The Mystique coat, like most other Canada Goose coats (I bought an Expedition for the same trip, and returned it, see below), has a baffled "sawn-through" construction: you take a flat piece of fabric, put down on it, then a second flat piece of fabric, and saw them together with a pattern to creat pockets to secure the down in place. Then Canda Goose adds a third loose layer of flat fabric: a tough one outside in the Expedition, and a liner inside in the Mystique. This makes so that there is no down-thickness along the stitches, zero, so you will feel lines of cold along them in very cold conditions which is, huh, what these coats are marketed for, isn'it? This is acceptable for thinner down jackets, but it is not what any other manufacturer of mid-weight to thick-weight mountaneering parka do (MH, FF, Marmot, Montbell): these other parkas have a 3D-baffled construction, with internal vertical "walls" of fabric to separate the pockets, to guarantee full thickness of down everywhere. Neither the Mystique coat nor the Expedition feature 3D baffles, reason why I returned my Expedition because of cold arms and cold lines around the stiches (mind I was wearing Polartec 300 underneat). Again Canada Goose did not aknwoledge the problem for that either, they only offered to take it in for warranty inspection, when it is clear that it is not a warranty problem but a design feature that it is not fixable. Thanks God the store took my Expedition back as it was very aware of the problem, as they received other similar complaints.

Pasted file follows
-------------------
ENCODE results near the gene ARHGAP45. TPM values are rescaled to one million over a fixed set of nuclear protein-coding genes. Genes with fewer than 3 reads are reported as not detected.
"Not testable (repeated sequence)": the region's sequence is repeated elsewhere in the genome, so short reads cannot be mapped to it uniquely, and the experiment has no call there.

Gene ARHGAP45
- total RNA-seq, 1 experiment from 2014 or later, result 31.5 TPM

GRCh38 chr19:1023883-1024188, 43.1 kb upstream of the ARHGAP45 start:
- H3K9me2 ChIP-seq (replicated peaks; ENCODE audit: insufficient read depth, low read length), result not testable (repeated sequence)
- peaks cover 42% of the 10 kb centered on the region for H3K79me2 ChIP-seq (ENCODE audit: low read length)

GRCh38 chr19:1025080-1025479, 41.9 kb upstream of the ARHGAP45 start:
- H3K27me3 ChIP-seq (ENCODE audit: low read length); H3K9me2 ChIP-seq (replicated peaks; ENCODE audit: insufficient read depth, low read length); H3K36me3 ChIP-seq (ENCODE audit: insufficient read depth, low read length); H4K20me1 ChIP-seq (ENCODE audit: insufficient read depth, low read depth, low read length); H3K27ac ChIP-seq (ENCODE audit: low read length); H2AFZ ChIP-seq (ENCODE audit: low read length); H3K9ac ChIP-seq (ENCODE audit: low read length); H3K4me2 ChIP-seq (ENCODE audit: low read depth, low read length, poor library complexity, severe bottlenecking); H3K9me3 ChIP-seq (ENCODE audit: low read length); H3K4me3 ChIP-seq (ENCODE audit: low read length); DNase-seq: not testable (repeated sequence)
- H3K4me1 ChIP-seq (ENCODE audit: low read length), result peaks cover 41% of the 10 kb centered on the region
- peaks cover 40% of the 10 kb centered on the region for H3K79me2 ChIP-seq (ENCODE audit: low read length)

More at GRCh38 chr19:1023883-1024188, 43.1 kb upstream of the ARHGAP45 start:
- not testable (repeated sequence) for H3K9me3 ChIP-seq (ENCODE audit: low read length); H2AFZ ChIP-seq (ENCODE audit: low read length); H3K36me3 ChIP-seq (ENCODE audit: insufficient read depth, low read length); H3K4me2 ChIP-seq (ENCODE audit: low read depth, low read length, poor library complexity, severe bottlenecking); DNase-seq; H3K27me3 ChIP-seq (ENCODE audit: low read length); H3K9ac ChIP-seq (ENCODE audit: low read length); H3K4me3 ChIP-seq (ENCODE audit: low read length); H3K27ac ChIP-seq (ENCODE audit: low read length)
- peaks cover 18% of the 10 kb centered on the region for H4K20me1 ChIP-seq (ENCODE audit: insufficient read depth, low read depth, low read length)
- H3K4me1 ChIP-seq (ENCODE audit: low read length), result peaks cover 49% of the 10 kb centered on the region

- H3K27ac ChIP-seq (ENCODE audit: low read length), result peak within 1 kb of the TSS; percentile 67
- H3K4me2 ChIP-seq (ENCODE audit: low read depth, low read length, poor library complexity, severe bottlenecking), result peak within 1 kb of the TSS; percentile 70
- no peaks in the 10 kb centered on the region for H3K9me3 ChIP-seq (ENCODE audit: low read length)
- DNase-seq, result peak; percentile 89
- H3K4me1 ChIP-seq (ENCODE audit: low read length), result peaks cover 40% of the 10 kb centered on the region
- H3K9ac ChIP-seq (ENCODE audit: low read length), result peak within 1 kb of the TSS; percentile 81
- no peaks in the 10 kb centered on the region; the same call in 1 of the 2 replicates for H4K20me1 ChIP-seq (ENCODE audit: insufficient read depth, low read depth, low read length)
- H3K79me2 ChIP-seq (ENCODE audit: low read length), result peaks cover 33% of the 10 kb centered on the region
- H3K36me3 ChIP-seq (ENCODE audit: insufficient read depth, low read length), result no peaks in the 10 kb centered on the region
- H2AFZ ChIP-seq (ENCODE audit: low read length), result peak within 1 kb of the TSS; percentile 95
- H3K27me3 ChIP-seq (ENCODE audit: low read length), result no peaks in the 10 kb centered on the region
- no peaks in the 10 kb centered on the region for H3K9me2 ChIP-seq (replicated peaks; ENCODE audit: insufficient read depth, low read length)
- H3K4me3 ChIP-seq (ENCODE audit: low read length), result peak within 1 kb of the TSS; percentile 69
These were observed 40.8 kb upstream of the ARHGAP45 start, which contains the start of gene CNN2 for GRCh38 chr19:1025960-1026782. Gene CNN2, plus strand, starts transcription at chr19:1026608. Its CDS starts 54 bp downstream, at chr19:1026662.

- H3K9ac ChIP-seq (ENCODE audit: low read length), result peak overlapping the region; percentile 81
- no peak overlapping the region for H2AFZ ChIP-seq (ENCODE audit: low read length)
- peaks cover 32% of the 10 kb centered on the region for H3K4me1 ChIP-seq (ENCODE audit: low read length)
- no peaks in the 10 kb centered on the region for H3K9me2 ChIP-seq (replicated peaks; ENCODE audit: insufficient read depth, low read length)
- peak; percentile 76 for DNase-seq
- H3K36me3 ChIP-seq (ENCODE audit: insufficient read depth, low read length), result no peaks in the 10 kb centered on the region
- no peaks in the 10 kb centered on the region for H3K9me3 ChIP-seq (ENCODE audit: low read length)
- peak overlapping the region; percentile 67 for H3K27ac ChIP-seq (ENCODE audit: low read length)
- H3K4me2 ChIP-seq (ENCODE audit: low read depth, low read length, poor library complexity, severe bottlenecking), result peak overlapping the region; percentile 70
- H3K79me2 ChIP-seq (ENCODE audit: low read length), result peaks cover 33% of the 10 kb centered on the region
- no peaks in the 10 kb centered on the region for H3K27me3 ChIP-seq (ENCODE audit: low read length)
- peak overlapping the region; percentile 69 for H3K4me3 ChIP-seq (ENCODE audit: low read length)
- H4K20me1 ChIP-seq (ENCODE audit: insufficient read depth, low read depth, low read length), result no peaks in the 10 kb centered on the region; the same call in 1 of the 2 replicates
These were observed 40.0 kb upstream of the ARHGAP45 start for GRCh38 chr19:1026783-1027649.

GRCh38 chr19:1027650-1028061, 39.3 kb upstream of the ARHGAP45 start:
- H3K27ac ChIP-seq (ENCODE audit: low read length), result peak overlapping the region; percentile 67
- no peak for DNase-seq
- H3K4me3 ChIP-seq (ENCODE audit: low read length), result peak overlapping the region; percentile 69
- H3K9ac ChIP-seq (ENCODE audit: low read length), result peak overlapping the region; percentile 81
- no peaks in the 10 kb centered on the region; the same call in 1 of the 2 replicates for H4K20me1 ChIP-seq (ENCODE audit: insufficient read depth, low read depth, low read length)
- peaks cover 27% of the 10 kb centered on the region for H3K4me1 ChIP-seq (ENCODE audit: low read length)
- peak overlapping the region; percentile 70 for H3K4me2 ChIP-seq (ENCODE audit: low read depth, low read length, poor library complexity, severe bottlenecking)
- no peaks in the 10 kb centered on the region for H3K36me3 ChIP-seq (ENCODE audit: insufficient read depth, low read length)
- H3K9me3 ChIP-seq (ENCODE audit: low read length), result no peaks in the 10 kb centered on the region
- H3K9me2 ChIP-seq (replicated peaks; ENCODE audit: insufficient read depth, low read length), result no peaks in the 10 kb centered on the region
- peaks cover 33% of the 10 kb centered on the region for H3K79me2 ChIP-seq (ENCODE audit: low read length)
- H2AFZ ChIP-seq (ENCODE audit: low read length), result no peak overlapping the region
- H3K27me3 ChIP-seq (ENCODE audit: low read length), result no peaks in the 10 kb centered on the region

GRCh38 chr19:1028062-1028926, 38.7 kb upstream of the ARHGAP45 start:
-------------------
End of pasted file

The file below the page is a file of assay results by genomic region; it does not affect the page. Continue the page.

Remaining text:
- the pockets have only a thin layer of fleece to warm your hands, no down. Same for the Expedition.
- both these coats are very bulky and heavy, more than they should, and do not pack well. If you travel from a not-so-cold city to a cold one, you drag a monster of down and fabric with you, that will occupy the seat next to you or the entire airline luggage compartment, when it is not mopping the floor, it's huge.
- Canada Goose does not use "goose down", but duck down. So it should be called "Canada Duck". They do say it clearly though. And for all their coats but the Snow Mantra, they use 625 or 650 fill, sort of mid-quality. For these prices, they could use higher fill down (750 or 800, but hey, there is no 800 duck down available, only goose) and make their coats warmer and/or ligther, which would not hurt.
I and my gf are not aware nor we tried any other coat specifically cut for women overall as warm as this one (I suspect there may be some out there).
Would she buy it again? Not with other options, she absolutely hates the hood, and we are planning to have it altered by a local taylor, voiding the warranty.
The coat could be warmer with extra down in the upper torso and 3D baffled construction. When you buy a super heavy and bulky $650 coat, I believe you can have a extra couple of onces of down.
Myself, I returned the Expedition and bought without a second thought a Mountain Hardwear Absolute Zero, 3D baffled construction, 800 fill parka, way warmer and lighter than the Expedition and packs small, although more delicate when you wear it.
Hope it helps.